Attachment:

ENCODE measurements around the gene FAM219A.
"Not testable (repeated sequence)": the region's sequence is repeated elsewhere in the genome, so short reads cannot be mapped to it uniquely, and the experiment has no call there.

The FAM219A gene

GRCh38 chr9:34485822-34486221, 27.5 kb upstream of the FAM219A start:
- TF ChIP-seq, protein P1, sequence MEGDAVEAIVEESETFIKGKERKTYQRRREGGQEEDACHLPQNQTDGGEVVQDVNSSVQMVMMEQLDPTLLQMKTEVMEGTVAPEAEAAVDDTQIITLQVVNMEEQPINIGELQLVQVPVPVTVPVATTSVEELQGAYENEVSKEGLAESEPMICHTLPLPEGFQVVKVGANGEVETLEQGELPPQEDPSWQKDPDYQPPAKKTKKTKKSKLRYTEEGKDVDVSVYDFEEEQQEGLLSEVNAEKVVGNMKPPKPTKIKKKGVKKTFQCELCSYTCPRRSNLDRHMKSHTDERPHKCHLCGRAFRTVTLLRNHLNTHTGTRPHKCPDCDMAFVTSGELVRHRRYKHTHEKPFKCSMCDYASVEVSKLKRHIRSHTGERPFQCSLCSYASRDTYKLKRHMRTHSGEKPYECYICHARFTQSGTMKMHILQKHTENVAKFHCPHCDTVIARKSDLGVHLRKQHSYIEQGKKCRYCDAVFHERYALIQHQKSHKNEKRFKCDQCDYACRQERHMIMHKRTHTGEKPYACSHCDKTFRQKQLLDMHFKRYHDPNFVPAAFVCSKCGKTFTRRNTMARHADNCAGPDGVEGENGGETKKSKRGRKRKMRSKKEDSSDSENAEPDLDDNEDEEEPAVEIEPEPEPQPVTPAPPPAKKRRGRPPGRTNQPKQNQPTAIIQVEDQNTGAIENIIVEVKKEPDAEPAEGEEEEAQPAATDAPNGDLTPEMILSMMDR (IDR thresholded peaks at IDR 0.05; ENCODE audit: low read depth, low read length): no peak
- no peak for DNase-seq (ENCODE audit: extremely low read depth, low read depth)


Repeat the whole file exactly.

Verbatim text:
ENCODE measurements around the gene FAM219A.
"Not testable (repeated sequence)": the region's sequence is repeated elsewhere in the genome, so short reads cannot be mapped to it uniquely, and the experiment has no call there.

The FAM219A gene

GRCh38 chr9:34485822-34486221, 27.5 kb upstream of the FAM219A start:
- TF ChIP-seq, protein P1, sequence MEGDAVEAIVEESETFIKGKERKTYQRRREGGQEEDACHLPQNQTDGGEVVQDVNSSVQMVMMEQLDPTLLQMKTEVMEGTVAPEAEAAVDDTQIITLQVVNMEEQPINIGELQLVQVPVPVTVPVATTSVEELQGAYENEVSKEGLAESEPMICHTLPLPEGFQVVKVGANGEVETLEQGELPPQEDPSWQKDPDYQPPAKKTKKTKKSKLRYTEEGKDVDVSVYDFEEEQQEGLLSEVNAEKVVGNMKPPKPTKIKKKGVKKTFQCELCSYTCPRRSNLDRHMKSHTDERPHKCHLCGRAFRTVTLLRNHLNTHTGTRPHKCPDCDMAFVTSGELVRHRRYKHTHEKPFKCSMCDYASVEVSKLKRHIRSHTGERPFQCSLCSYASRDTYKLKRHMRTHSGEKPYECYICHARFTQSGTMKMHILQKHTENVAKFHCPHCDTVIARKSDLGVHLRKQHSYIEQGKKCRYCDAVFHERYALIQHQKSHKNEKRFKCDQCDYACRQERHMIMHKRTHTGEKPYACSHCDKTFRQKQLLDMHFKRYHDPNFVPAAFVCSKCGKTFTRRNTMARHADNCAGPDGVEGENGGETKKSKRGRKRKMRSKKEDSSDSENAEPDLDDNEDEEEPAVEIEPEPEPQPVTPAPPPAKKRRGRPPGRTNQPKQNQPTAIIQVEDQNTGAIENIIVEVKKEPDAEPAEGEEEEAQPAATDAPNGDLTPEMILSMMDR (IDR thresholded peaks at IDR 0.05; ENCODE audit: low read depth, low read length): no peak
- no peak for DNase-seq (ENCODE audit: extremely low read depth, low read depth)